Last year the Government published a consultation paper ‘Tackling Unfair Practices in the Leasehold Market,’ one of the outcomes of which was a recommendation that the Law Commission look at possible changes in this area, notably to address the issues around leasehold houses, but also to look at reform more generally and the issue of Commonhold.

What does the Consultation mean?

It means (at the moment) that the Law Commission are looking for views on their proposed changes to the law in this area, and the consultation closes on 20th November 2018. Anyone interested should review this lengthy document and make their views felt.

What are the proposed changes and are they radical?

As might be expected there are a lot of reforms based on the detail but a summary of the key areas are as follows:

  • A single unified right of enfranchisement – this is the biggest simplifying and ‘reforming’ change – seeking to bring together the currently separate regimes for flats and houses – instead there will be enfranchisement rights that attach to ‘residential units’ – in other words, no need to debate at length whether a property is a house or not.
  • The right to buy the freehold to a leasehold house even if the lease is not a ‘fully repairing’ lease of the whole – thereby creating an ‘individual right of enfranchisement’ for a house.
  • An individual house owner to have a choice as to whether to opt to extend the lease, or to buy the freehold on a standalone basis.
  • The term of the statutory lease extension to be 125 or 250 years (possibly longer).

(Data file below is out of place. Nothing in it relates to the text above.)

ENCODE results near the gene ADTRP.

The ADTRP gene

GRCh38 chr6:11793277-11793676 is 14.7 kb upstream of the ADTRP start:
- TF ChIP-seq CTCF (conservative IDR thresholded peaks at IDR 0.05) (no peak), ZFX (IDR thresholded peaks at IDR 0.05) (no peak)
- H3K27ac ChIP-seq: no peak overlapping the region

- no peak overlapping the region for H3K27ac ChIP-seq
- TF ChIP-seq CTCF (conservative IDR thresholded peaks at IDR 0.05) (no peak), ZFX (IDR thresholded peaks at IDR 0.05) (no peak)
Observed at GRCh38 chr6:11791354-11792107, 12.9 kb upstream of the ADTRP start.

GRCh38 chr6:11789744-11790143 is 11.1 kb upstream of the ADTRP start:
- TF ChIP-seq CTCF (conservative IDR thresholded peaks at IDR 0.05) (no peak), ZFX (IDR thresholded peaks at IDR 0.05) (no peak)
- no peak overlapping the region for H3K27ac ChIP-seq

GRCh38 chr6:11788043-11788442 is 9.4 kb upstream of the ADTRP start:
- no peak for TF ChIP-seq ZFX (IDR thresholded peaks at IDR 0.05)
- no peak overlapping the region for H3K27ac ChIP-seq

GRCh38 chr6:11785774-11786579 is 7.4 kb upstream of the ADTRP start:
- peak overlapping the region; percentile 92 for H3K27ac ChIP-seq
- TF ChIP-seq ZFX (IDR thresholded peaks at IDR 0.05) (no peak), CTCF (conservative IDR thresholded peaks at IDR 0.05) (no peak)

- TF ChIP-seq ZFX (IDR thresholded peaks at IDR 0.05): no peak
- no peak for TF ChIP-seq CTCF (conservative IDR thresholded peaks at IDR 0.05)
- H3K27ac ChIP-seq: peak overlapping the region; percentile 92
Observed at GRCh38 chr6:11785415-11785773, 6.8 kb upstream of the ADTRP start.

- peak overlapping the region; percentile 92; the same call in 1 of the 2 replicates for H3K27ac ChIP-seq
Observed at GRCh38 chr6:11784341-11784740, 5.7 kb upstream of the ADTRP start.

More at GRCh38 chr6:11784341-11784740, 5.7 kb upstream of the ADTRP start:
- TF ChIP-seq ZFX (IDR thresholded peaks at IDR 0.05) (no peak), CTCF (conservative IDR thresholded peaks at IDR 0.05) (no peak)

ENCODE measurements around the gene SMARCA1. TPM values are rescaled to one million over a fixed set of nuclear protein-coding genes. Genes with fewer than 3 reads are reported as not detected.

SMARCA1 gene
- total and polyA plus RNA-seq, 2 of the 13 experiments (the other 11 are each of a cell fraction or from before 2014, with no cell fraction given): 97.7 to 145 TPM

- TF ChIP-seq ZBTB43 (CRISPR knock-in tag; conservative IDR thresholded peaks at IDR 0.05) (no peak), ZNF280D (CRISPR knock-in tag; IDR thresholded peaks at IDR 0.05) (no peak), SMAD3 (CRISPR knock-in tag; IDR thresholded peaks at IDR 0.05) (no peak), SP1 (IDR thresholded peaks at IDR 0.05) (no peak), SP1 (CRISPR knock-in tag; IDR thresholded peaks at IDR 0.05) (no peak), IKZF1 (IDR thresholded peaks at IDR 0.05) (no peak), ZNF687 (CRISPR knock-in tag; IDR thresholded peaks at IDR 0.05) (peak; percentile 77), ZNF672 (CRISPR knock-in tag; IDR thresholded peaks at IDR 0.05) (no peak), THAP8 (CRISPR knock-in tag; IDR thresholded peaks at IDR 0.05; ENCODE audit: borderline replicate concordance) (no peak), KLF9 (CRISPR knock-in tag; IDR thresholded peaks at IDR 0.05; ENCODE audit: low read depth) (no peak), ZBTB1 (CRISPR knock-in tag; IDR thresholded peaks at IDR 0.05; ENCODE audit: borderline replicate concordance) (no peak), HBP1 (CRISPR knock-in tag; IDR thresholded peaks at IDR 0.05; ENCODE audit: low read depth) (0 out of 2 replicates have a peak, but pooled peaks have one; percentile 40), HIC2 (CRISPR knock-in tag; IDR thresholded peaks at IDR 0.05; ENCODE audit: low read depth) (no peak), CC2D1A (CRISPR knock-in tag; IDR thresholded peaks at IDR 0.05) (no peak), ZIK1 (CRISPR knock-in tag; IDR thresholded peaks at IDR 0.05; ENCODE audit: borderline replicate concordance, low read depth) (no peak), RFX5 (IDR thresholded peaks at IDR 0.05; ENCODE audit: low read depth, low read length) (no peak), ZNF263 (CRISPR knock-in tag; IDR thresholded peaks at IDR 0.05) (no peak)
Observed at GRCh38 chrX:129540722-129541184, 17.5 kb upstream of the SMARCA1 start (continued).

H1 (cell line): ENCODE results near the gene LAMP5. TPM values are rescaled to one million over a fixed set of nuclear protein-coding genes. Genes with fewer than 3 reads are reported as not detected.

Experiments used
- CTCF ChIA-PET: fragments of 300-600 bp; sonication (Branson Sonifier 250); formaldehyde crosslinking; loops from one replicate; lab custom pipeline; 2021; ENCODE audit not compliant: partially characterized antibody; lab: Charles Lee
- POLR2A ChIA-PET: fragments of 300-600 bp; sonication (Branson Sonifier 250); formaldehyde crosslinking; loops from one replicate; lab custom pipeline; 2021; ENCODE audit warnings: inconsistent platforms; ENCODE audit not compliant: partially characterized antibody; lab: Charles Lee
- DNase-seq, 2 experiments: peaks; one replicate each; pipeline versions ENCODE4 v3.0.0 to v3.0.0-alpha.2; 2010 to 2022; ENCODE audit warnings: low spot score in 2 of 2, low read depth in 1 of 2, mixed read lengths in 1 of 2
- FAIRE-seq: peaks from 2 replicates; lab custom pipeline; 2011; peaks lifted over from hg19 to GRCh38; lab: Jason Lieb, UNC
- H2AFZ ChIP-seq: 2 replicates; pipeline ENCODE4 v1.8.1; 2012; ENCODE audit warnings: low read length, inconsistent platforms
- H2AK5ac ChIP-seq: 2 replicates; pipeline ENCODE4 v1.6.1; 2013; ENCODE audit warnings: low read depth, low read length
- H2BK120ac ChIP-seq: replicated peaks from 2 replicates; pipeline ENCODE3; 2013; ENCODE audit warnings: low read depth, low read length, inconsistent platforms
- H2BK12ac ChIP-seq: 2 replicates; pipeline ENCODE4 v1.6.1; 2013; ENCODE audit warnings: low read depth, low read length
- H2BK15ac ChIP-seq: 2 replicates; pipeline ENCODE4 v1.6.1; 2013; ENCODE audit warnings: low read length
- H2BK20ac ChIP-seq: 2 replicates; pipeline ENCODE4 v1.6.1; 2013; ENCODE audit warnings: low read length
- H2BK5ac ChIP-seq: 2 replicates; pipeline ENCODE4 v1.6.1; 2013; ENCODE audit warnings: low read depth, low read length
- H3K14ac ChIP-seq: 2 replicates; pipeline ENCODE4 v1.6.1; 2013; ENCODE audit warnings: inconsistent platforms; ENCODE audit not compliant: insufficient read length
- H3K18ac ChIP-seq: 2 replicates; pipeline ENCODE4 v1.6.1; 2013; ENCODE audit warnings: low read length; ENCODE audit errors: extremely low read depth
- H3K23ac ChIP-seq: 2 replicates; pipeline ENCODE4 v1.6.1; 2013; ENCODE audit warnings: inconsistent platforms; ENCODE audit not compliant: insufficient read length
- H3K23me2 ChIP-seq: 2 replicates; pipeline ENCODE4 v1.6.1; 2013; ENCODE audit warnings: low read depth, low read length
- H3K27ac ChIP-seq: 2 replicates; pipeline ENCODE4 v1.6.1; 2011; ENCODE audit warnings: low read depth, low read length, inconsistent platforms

• An end to the two year qualifying period of ownership prior to making a lease extension claim.
  • The right to ‘buy into’ a freehold collective claim after it has completed – subject to payment of a fair price and costs.
  • In a collective freehold purchase the right for the flat owners to mandate that the freeholder takes leasebacks of non-participating flats and or un-let units so that the overall enfranchisement price is reduced.
  • A house owner seeking a lease extension is to be able to obtain 125 or 250 years at a nil ground rent in exchange for a premium – in other words no more 50 year extensions of houses with lower rateable values that qualify under the 1967 Act. The existing right is limited and criticised as it leaves the house owner with a modern (and much higher) ground rent as there is no premium to extend in these cases. The right is also little used in practice.
  • A right of ‘estate enfranchisement’ so that houses on an estate can collectively buy the freehold subject to a qualifying number acting together.
  • Reform to the valuation calculation so that either a simple multiplier is to be applied to ‘straightforward’ cases, or so that a government prescribed calculator would determine the outcome in these cases.